Insulin resistance is a common condition in people who are overweight or obese, have excess abdominal fat, and are not physically active. Muscle, fat, and liver cells stop responding properly to insulin, forcing the pancreas to compensate by producing extra insulin. As long as beta cells are able to produce enough insulin, blood glucose levels stay in the normal range. But when insulin production falters because of beta cell dysfunction, glucose levels rise, leading to prediabetes or diabetes.
Mr. Murarka, 47 years old young healthy man is a senior business executive. He resides in a luxurious 18th floor flat. After a poor sleep at night he starts his day at 8 am with a cup of tea, gets prepared by 8.45 am, drives his car to attend his office at 9.30 am sharp. He is a successful icon in his domain. Today, he has three meetings of which he chairs two. In the evening flight he will leave for New York to attend an international business conference. He has responsibility to procure a business of Rs 250 crores. He will stay there for three days. This is his usual routine. He is overweight but has no disease at all. On corporate health checkup it is found that his results are as: fasting blood glucose 230mg/dl, postprandial blood glucose 329mg/dl, triglyceride 195mg/dl, and LDL 267mg/dl. His blood pressure is 156/94 mm of Hg. Though he has no symptom, his present condition is known as Syndrome X. There are genetic abnormalities in the background but his lifestyle indulges to develop his disease. His management plan will be different. He has to change his life style. In addition he may have to take some oral medicine.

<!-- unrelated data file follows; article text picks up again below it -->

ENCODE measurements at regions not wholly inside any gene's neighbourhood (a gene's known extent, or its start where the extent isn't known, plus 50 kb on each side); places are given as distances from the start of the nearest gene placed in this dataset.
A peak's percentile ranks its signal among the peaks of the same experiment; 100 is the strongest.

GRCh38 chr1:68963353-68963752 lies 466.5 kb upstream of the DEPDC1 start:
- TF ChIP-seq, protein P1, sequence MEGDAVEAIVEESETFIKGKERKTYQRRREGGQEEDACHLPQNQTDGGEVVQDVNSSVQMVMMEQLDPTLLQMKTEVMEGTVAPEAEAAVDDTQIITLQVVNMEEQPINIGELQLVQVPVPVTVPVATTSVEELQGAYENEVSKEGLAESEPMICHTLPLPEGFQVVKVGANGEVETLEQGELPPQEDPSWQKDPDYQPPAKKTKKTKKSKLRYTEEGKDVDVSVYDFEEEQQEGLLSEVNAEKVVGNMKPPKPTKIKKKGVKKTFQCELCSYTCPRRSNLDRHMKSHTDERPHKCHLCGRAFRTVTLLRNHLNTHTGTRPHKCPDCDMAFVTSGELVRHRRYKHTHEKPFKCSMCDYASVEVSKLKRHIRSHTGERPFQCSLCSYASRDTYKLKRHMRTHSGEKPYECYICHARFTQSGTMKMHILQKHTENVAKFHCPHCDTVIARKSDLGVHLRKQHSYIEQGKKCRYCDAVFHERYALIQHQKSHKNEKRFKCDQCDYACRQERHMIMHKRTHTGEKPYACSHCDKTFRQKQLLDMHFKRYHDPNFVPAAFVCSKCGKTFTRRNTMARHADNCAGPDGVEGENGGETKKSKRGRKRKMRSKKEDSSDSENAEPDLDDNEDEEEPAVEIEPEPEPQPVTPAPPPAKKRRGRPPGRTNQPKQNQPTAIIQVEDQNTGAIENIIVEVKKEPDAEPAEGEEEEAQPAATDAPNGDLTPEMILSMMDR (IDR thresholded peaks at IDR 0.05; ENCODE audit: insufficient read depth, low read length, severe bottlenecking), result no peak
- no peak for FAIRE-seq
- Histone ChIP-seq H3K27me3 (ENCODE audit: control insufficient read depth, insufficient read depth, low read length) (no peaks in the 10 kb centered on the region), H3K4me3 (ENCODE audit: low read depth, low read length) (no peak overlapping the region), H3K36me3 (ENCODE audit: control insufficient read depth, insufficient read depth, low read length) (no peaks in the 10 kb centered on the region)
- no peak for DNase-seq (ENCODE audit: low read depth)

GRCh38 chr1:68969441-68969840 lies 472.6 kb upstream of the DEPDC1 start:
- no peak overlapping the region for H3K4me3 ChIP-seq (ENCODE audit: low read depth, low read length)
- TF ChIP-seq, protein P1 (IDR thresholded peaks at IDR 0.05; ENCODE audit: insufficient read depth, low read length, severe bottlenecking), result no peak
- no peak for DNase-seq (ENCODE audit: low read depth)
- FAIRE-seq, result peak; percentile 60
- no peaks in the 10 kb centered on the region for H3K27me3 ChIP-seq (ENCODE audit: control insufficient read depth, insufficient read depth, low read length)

According to World Health Organization in respect to syndrome X the normal levels are as: fasting blood glucose below 108mg/dl, postprandial blood glucose below 140mg/dl, triglyceride below 150mg/dl, and LDL below 100mg/dl and blood pressure is not more than 140/80 mm of Hg.
SOME OTHER CONDITIONS ALSO PLAY A ROLE IN DEVELOPING DIABETES:
- Gestational diabetes (in pregnancy)
- Cushing syndrome
- Cancer in pancreas
- Cystic fibrosis
- Some drugs, chemicals
- Infection like German measles, down syndrome, turner syndrome etc.
So, the target is: Control blood sugar and avoid cardiometabolic complications
EATING WELL WITH DIABETES